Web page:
Ominous sky over Jones Lake, Moncton, 04 June 2019 (Dearing)
A slow moving low pressure system crossed the Maritime Provinces on Friday bringing heavy rain to the region.
Environment Canada had posted rainfall warnings for many areas with 40 to 60 mm in southern New Brunswick and Prince Edward Island and up to 100 mm in northern Nova Scotia.
Here are some rainfall totals (in mm):
- Parrsboro, NS 123
- Greenwood, NS 81
- Kejumkujik NP, NS 72
- Saint John, NB 61
- Charlottetown, PEI 54
- Summerside, PEI 53
- Greater Moncton Airport, NB 52
- Halifax Stanfield Airport, NS 41
- Fredericton, NB 30
- Yarmouth, NS 22
The summer solstice officially arrived in New Brunswick at 12:54 pm ADT and it was certainly welcome after a relentlessly cold spring.
Greater Moncton enjoyed 15 hours and 46 minutes of daylight today but unfortunately the sun didn’t make an appearance due to lots of clouds and heavy rain.
The sun is directly over the Tropic of Cancer and it will now begin moving south toward the equator which means days will get shorter – ever so slowly starting tomorrow.
As for summer weather predictions, The Weather Network is suggesting warmer than normal temperatures in July and into August with near normal precipitation.
Environment Canada is calling for near normal temperatures and near to slightly above normal precipitation.
It’s been a cold spring in Greater Moncton and the thermometer didn’t reach 20°C until 25 May – so when will it hit 30°C?
According to Environment Canada, the average date since 2013 has ranged from mid-May to late June but mainly late May.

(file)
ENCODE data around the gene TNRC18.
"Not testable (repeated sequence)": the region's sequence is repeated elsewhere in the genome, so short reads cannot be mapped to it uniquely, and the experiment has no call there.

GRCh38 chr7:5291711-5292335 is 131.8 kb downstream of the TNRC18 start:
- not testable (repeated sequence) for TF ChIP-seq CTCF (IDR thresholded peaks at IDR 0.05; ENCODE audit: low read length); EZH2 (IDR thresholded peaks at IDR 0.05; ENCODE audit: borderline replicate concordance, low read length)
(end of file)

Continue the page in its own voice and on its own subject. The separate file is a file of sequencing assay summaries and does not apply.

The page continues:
While June has been warmer to date in Southeast New Brunswick, the long range forecast is calling for cooler conditions.
Will we have to wait until July this year?
A thunderstorm with snow is called thundersnow and it struck the British Columbia Interior just two days before the start of summer!
An unstable air mass bringing cold air from Alaska is to blame for the rare thundersnow which covered mountainous terrain in the Okanagan Valley with about 10 cm.
Snow fell above 1500 metres with a snow/rain mix down to 1100 metres and a chilly rain at sea level.
About 10 cm of snow was also expected in the Alberta Rockies from a similar system.
After a hot and windy day across southern Manitoba, severe thunderstorms developed late Friday afternoon with heavy rain, hail and lightning strikes causing at least one grass fire.
Daytime highs soared to 36.6°C in Winnipeg and 37.3°C in Carman which was the hot spot in Canada.
Temperatures dropped dramatically after the storms rolled through and damaging winds up to 100 km/h were reported in some areas along with nickel-sized hail.
The heat and thunderstorms moved east into northwestern Ontario with Kenora reaching 33.0°C yesterday and Armstrong climbing to 32.3°C today.
Meteorological spring in Southeast New Brunswick turned out to be colder and much wetter than normal compared to the 30-year average.
While March and April both had above normal temperatures, May was colder by a significant 2.4 degrees which brought down the overall seasonal average.
Rainfall was heavy in April and May and while snowfall was below normal for the three month period, the final snow flurries were spotted as late as 21 May.
A tornado developed about 10 kilometres southeast of Gatineau Airport, Quebec early Sunday evening.